Filming elsewhere in the city, however, he found little else remains the same – for good or bad. Hill’s father was a miner who joined the Navy during the war, developed lung disease and had to have a lung removed. He remembers a childhood with an undercurrent of poverty that’s almost like Charlie Bucket’s in Charlie & the Chocolate Factory – living with his grandmother in her two- bedroom flat and sleeping in the same bed as his parents.

By the time he was cast as Yosser, Hill’s political sympathies were firm. The role, he confesses, almost drove him insane, but he still wishes there were more shows like it now.

“There’s not the literary/political movements there used to be – there isn’t that kind of protest any more,” he sighs. “Everyone’s become softer and far more accepting – every time there’s rebellion, it gets slapped down. There’s no allowance for real protest – it’s almost a police state.”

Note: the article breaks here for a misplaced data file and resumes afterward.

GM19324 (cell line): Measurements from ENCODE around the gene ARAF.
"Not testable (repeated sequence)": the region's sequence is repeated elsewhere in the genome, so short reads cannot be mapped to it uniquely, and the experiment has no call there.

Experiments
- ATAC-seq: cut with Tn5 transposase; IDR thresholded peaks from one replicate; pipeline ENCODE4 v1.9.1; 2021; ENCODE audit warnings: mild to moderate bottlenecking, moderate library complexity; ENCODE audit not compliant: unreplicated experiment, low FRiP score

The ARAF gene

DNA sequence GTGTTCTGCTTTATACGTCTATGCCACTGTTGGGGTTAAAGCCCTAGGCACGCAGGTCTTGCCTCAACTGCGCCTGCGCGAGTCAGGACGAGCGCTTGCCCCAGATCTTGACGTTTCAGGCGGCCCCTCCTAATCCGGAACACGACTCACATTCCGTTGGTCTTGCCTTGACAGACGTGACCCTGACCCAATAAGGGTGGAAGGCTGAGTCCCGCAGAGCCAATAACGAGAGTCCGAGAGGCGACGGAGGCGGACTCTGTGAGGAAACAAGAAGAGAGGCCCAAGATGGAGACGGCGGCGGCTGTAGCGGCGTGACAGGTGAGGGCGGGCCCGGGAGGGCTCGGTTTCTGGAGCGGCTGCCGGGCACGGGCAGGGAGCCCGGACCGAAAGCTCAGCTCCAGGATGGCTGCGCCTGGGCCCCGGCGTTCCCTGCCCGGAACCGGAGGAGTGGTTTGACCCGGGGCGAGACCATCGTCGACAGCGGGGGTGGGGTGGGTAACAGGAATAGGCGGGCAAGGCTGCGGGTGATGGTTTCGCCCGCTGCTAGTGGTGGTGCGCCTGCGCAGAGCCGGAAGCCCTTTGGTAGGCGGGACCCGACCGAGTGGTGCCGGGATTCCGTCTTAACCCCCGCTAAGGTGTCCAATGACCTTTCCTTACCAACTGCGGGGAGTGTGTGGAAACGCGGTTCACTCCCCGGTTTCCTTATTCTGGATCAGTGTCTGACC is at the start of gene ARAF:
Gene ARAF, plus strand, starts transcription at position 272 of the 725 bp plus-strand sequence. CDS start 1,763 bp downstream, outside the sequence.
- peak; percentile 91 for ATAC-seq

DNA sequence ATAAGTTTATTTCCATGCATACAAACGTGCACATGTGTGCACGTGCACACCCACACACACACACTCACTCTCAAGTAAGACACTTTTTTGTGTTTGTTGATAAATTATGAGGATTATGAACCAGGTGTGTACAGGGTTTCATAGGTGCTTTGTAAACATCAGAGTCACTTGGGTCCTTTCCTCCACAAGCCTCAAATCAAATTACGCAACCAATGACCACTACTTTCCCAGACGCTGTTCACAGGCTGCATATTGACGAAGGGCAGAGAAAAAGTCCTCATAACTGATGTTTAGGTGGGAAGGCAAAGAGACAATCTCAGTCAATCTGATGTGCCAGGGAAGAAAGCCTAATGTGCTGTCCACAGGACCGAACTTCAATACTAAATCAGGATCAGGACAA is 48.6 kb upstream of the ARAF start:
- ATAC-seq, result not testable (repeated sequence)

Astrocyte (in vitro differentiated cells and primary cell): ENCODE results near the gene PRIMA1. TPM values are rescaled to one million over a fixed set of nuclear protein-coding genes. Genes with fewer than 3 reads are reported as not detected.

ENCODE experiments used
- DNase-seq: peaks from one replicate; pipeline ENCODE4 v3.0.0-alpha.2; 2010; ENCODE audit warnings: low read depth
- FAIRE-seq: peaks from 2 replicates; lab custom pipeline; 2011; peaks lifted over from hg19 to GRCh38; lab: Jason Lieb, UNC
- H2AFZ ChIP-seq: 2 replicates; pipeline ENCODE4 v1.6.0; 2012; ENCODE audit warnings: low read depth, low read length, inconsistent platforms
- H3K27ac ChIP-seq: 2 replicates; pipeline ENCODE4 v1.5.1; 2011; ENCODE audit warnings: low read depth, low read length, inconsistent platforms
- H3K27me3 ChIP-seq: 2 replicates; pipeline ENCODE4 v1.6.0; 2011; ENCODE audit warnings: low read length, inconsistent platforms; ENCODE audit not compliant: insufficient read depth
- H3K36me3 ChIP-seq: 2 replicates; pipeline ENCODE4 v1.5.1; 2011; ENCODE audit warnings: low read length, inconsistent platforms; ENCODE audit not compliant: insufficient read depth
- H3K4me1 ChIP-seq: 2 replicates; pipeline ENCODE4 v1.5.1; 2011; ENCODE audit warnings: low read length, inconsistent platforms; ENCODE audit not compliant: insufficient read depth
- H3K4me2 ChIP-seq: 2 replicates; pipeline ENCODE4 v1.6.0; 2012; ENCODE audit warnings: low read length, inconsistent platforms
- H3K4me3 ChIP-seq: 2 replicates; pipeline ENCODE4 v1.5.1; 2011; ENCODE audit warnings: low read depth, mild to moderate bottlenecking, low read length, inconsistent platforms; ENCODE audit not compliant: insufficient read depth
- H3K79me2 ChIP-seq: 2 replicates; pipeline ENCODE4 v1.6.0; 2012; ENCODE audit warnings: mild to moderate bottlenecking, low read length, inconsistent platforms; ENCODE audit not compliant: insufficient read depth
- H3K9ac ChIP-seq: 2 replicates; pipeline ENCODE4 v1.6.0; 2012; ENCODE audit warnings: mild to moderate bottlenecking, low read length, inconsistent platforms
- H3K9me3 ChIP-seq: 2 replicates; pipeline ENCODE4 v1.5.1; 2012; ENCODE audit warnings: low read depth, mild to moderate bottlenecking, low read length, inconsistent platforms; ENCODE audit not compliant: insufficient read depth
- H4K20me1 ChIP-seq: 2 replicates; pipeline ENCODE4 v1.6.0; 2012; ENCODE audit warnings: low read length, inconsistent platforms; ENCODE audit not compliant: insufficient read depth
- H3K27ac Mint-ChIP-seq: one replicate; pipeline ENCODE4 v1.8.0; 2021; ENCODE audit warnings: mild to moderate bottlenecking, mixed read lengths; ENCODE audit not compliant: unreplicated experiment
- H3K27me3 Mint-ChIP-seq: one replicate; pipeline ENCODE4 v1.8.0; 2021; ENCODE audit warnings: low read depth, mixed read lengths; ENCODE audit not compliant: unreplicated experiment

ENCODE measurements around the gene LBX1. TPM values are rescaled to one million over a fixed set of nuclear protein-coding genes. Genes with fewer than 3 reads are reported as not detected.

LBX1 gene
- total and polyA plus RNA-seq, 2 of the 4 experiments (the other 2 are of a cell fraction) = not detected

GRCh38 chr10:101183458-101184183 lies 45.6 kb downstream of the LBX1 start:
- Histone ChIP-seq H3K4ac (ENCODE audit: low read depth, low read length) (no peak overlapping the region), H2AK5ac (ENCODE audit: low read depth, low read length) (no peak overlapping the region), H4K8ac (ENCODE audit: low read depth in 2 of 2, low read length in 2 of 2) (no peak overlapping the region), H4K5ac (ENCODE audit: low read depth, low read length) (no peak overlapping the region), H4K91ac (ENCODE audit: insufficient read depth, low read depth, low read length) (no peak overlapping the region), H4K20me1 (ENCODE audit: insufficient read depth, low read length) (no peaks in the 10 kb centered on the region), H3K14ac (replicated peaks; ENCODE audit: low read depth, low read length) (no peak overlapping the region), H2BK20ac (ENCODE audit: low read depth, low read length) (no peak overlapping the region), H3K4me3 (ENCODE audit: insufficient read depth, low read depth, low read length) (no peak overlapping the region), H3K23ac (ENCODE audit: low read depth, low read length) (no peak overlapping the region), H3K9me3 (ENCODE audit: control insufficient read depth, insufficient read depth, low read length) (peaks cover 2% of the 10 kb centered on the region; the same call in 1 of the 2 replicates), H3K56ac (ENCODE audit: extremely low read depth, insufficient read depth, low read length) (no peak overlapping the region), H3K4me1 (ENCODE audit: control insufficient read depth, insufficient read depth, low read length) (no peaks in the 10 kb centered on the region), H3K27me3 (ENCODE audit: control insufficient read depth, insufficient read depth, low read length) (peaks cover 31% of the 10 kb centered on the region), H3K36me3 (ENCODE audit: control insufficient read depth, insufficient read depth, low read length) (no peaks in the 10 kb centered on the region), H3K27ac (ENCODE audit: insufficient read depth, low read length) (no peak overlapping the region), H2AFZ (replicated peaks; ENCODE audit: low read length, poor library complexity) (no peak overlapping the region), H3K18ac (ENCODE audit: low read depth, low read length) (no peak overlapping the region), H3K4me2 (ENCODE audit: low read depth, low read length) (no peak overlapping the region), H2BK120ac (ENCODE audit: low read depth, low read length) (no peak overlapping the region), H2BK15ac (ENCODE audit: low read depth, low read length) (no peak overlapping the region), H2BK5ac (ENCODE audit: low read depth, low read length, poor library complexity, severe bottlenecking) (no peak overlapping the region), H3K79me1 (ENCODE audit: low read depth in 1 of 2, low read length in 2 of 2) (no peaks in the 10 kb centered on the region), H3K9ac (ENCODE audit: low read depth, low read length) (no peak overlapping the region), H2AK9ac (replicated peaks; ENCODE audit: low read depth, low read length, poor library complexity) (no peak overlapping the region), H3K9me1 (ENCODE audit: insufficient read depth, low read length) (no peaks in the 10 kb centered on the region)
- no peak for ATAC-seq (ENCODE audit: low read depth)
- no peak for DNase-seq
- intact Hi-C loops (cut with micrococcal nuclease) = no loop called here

Then he pushes the thought from his mind. “It’s the choices you make, I supposed.” He gives a quick smile. “I mean, my character is a father of two sons – one he adores and the other one he thinks is a t***. It’s because one stayed within the family and the other went his own way. The tragedy stems from that. But what can you do?

“Someone once said to me, ‘There’s only three forces in your body: your head, your stomach and your balls.’ He was talking about acting, but it’s true of life. You want to know the secret of a happy life? Do your best to let your head have more than 5 per cent of the vote. That would make this world – and even Manchester – a more peaceful place.”


See From There to Here tonight at 9:00pm on BBC1